Here’s what we know after Spurs’ swift release of guard Josh Primo

Primo’s accuser set to discuss allegations on Thursday

San Antonio Spurs guard Joshua Primo (11) drives as Phoenix Suns center JaVale McGee (00) defends during the first half of an NBA basketball game, Sunday, Jan. 30, 2022, in Phoenix. (AP Photo/Matt York) (Matt York, Copyright 2022 The Associated Press. All rights reserved)

SAN ANTONIO – The San Antonio Spurs, winners of five of their first seven games this season, will look to continue their hot start on Wednesday night when they play host to the Toronto Raptors.

But much of the attention, however, remains on the release of guard Josh Primo, following his release amid allegations that he exposed himself to women.

On Monday, the Spurs’ former first-round draft pick in 2021, (12th overall) officially cleared waivers and became an NBA free agent, according to ESPN sources.

Details surrounding the allegations against Primo are still very limited, but NBA insider for The Athletic and Stadium, Shams Charania, said a former Spurs employee was among the women to whom Primo allegedly exposed himself.

A press release from attorney Tony Buzbee identified Primo’s accuser as former Spurs’ performance psychologist Hillary Cauthen. She and Buzbee are set to speak at a news conference in Houston on Thursday. Buzbee said she will be there to make a statement and also answer questions.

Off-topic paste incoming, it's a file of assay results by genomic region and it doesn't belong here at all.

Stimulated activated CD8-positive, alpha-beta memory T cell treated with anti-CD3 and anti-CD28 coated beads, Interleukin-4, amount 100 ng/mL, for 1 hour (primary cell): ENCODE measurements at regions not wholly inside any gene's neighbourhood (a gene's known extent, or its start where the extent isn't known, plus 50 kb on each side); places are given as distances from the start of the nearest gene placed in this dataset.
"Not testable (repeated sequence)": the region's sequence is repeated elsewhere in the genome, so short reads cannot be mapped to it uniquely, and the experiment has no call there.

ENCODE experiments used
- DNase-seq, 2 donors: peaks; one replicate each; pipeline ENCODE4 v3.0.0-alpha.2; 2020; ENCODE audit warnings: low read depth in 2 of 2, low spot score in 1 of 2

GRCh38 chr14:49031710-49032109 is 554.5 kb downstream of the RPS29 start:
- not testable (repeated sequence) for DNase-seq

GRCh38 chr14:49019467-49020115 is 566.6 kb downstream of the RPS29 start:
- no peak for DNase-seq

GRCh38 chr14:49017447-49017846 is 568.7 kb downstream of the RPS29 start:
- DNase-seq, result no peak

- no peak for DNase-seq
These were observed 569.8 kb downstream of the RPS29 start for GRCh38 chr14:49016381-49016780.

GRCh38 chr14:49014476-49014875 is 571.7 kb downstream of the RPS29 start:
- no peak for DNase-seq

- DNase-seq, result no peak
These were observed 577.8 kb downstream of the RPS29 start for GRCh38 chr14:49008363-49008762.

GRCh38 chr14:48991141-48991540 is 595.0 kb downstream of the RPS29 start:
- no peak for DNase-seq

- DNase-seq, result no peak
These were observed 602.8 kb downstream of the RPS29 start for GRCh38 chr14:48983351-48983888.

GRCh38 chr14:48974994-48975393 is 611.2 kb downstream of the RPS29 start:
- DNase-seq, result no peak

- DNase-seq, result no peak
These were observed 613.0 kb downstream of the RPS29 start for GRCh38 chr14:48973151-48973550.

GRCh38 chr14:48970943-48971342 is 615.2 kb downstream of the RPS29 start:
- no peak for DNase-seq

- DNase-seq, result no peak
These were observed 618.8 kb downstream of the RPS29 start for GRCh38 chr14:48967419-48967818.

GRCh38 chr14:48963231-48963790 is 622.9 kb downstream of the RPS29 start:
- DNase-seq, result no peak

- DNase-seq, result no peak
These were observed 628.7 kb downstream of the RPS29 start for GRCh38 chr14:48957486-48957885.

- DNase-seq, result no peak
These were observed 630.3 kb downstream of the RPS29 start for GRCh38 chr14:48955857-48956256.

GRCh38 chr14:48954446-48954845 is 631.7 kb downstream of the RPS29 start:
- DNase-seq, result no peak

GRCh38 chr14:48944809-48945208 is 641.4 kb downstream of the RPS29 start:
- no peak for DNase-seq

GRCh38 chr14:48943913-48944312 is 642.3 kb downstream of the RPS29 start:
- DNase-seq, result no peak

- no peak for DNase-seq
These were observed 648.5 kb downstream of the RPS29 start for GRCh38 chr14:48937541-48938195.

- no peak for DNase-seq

The 19-year-old guard was released by the Spurs on Friday, just four games into the NBA season and soon after the third-year option on his contract had been picked up by the team. Charania reports that Primo is still owed $8.4M, over the next two years, per conditions of his contract.

San Antonio Spurs guard Joshua Primo (11) and head coach Gregg Popovich watch play during the first half of an NBA basketball game against the Minnesota Timberwolves, Monday, Oct. 24, 2022, in Minneapolis. (AP Photo/Abbie Parr) (Copyright 2022 The Associated Press. All rights reserved)

Primo on Friday, following his release from the Spurs, gave a statement to ESPN saying he will use his time away from the Spurs to focus on his mental health and heal from trauma.

“I know that you all are surprised by today’s announcement. I’ve been seeking help to deal with previous trauma I suffered and will now take this time to focus on my mental health treatment more fully. I hope to be able to discuss these issues in the future so I can help others who have suffered in a similar way. I appreciate privacy at this time.”

Primo’s jerseys were quickly removed from the official Spurs’ Fan Shop and on the NBA store’s website by the weekend.

The Spurs organization continues to remain tightlipped, only referring to a statement given by Spurs Sports & Entertainment CEO RC Buford.

“It is our hope that, in the long run, this decision will serve the best interest of both the organization and Joshua,” the statement said.


About the Author:

Ben Spicer is a digital journalist who works the early morning shift for KSAT.